Abstract: Some existing welfare programs (“work-first”) require participants to work in exchange for benefits. Others (“job search-first”) emphasize private job-search and provide assistance in finding and retaining a durable employment. This paper studies the optimal design of welfare programs when (i) the principal/government is unable to observe the agent’s effort, but can assist the agent’s job search and can mandate the agent to work, and (ii) agents’ skills depreciate during unemployment. In the optimal welfare program, assisted search is implemented between an initial spell of private search (unemployment insurance) and a final spell of pure income support where search effort is not elicited. To be effective, job-search assistance requires large reemployment subsidies. The optimal program features compulsory work activities for low levels of program’s generosity (i.e., its promised utility or available budget). The threat of mandatory work acts like a punishment that facilitates the provision of search incentives without compromising consumption smoothing too much.
    Keywords: Moral Hazard; Recursive Contracts; Search; Welfare Program; Work
    JEL: D82 H21 J24 J64 J65
    Date: 2013–03
  5. By: Shinya Sugawara (Japan Society of Promotion of Science and Graduate School of Economics, University of Tokyo); Yasuhiro Omori (Faculty of Economics, University of Tokyo)
    Abstract: This paper proposes a simple microeconometric framework that can separately identify moral hazard and selection problems in insurance markets. Our econometric model is equivalent to the approach that is utilized for entry game analyses. We employ a Bayesian estimation approach that avoids a partial identification problem. Due to the standard identification, we propose a statistical model selection method to detect an information structure that consumers face. Our method is applied to the dental insurance market in the United States. In this market, we find not only standard moral hazard but also advantageous selection, which has an intuitive interpretation in the context of dental insurance.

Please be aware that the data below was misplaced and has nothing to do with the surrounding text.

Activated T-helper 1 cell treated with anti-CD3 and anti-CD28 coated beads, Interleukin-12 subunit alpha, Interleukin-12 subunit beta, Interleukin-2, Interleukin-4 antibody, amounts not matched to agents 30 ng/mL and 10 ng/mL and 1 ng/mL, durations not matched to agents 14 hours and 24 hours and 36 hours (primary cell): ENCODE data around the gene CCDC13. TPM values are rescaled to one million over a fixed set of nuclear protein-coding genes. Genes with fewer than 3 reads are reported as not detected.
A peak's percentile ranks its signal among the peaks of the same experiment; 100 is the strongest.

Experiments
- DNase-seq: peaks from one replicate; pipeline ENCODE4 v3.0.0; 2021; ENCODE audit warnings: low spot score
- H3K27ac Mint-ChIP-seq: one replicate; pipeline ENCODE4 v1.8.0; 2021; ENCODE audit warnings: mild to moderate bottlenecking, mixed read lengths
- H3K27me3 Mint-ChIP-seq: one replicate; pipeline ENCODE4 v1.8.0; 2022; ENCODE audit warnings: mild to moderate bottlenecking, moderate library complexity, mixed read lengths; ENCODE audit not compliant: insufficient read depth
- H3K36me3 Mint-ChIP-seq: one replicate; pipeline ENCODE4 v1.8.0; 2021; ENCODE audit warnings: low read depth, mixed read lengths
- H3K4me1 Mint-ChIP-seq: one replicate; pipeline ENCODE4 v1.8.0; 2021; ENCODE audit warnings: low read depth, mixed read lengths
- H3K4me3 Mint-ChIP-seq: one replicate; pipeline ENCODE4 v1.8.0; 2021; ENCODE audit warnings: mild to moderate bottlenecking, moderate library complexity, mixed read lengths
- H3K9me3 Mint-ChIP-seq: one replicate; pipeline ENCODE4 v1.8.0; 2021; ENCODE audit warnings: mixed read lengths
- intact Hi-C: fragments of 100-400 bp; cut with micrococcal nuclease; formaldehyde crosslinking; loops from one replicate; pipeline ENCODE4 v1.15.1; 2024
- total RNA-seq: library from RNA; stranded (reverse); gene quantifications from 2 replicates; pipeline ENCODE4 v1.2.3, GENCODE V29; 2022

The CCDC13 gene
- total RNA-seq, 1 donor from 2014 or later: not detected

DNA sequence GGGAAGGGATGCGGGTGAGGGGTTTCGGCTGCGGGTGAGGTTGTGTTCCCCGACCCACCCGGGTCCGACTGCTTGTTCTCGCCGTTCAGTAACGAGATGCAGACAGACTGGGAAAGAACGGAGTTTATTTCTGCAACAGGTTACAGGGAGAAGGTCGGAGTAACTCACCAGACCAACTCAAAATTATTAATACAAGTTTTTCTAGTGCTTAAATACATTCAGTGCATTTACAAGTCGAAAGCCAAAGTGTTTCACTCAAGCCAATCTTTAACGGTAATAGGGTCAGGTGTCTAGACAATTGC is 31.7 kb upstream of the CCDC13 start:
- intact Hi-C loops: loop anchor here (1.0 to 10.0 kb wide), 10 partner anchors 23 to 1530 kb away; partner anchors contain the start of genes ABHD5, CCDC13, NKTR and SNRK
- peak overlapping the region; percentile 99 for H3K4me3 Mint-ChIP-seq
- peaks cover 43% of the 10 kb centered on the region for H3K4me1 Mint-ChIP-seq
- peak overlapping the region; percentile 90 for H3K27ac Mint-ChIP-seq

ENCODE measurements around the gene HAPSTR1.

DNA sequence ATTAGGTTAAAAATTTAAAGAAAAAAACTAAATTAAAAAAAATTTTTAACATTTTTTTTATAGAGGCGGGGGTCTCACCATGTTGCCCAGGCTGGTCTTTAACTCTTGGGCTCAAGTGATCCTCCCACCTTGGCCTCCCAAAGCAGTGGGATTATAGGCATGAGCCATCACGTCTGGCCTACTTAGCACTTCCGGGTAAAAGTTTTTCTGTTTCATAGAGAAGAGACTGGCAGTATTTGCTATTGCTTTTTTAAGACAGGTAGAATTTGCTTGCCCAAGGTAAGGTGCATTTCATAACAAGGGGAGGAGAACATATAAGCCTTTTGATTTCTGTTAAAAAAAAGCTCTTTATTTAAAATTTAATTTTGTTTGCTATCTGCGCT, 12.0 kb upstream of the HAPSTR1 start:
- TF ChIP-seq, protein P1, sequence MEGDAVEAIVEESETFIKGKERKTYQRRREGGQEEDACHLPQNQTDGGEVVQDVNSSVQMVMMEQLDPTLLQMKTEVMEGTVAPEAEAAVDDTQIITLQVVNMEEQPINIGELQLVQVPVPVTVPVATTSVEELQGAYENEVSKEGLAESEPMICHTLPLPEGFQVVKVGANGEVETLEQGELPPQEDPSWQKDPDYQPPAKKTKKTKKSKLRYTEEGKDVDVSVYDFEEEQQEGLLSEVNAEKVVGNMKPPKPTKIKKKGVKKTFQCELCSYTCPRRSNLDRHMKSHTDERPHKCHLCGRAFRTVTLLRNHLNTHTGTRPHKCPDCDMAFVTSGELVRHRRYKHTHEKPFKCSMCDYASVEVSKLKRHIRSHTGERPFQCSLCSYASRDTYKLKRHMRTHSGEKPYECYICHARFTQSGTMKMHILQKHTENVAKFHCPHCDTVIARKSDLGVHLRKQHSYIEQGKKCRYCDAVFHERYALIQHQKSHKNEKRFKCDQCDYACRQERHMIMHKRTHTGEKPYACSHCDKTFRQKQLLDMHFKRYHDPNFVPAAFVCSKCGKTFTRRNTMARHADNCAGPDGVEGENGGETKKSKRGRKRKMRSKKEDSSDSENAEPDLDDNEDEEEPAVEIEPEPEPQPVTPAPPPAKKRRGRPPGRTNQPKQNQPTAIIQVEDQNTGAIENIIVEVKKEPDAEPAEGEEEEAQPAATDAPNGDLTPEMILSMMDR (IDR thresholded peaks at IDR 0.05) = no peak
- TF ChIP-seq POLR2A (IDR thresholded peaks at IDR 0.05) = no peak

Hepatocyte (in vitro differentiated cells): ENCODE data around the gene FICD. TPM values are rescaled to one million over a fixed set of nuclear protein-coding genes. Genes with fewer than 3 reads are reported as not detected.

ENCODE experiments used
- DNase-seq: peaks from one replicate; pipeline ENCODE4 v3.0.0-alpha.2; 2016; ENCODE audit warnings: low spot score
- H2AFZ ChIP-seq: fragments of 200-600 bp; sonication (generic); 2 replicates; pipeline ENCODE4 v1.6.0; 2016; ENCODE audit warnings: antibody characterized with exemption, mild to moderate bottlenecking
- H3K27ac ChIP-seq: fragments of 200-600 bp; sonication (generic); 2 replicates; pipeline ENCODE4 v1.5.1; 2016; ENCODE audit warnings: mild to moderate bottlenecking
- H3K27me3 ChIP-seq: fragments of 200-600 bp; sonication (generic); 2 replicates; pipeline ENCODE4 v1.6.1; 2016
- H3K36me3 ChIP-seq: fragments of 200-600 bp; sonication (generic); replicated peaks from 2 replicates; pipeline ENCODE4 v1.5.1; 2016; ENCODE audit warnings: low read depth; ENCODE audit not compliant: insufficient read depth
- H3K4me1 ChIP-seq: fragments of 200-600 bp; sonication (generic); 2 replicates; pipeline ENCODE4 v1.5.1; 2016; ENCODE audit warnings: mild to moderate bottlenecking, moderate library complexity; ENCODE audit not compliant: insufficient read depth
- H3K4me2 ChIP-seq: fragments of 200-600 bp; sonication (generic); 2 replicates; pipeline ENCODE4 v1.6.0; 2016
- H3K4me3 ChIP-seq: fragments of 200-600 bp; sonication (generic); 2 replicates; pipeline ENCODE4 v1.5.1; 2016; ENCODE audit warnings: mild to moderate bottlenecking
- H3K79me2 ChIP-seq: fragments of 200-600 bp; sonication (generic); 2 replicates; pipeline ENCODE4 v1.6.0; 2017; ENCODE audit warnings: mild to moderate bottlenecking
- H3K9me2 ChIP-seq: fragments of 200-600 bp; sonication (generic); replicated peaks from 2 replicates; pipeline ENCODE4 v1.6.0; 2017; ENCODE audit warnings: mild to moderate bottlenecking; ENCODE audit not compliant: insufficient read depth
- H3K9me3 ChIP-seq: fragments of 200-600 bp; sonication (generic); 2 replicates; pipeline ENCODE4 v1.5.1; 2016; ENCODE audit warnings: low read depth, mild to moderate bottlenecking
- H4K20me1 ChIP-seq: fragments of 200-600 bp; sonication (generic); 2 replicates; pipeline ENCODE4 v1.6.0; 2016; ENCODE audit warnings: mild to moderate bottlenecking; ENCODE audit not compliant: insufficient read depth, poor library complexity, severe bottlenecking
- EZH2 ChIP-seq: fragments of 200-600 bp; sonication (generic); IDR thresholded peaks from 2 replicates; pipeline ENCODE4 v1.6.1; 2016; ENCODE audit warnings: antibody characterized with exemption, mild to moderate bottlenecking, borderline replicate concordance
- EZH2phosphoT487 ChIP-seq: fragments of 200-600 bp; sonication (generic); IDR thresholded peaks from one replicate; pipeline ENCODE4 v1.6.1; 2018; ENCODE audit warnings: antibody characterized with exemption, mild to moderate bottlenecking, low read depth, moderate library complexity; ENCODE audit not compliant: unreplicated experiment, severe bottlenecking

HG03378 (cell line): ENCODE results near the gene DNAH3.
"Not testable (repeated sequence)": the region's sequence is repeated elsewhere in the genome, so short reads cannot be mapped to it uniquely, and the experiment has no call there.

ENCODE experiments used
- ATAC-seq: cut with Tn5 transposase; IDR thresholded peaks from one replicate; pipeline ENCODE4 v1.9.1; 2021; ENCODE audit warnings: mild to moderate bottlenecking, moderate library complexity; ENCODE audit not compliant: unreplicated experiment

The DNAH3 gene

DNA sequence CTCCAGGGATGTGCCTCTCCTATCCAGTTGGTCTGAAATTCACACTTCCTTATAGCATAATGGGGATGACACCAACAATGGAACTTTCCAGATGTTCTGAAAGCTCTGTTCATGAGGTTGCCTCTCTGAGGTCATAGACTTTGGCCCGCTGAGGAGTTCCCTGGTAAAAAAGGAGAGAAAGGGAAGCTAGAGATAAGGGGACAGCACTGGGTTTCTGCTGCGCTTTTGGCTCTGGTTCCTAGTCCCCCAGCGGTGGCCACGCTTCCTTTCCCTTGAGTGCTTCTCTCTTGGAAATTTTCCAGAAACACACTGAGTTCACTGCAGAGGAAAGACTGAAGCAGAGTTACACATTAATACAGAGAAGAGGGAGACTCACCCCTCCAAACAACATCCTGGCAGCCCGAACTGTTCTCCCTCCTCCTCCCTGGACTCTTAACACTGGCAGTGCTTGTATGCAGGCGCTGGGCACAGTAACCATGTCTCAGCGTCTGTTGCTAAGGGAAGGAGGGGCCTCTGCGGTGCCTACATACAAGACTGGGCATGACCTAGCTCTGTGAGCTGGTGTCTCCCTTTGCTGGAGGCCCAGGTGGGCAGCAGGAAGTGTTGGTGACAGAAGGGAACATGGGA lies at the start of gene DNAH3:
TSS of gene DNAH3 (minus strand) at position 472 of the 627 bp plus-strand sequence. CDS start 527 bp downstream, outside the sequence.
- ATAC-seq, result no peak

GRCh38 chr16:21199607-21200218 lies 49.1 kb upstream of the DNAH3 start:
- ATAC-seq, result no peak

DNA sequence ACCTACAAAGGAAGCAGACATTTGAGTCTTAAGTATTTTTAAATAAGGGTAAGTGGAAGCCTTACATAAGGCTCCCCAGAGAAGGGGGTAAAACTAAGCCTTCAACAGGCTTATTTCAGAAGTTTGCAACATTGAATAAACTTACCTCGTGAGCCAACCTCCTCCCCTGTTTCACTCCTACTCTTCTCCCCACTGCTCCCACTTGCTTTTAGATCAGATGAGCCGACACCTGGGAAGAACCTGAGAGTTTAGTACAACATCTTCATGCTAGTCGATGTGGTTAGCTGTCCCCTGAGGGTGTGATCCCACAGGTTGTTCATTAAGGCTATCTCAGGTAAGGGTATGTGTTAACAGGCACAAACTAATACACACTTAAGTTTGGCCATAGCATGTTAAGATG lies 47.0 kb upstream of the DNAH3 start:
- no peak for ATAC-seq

Date: 2013–03
  6. By: Hoppe, Eva I; Schmitz, Patrick W
    Abstract: Principal-agent models in which the agent has access to private information before a contract is signed are a cornerstone of contract theory. We have conducted an experiment with 720 participants to explore whether the theoretical insights are reflected by the behavior of subjects in the laboratory and to what extent deviations from standard theory can be explained by social preferences. Investigating settings with both exogenous and endogenous information structures, we find that agency theory is indeed useful to qualitatively predict how variations in the degree of uncertainty affect subjects' behavior. Regarding the quantitative deviations from standard predictions, our analysis based on several control treatments and quantal response estimations shows that agents' behavior can be explained by social preferences that are less pronounced than in conventional ultimatum games. Principals' own social preferences are not an important determinant of their behavior. However, when the principals make contract offers, they anticipate that social preferences affect agents' behavior.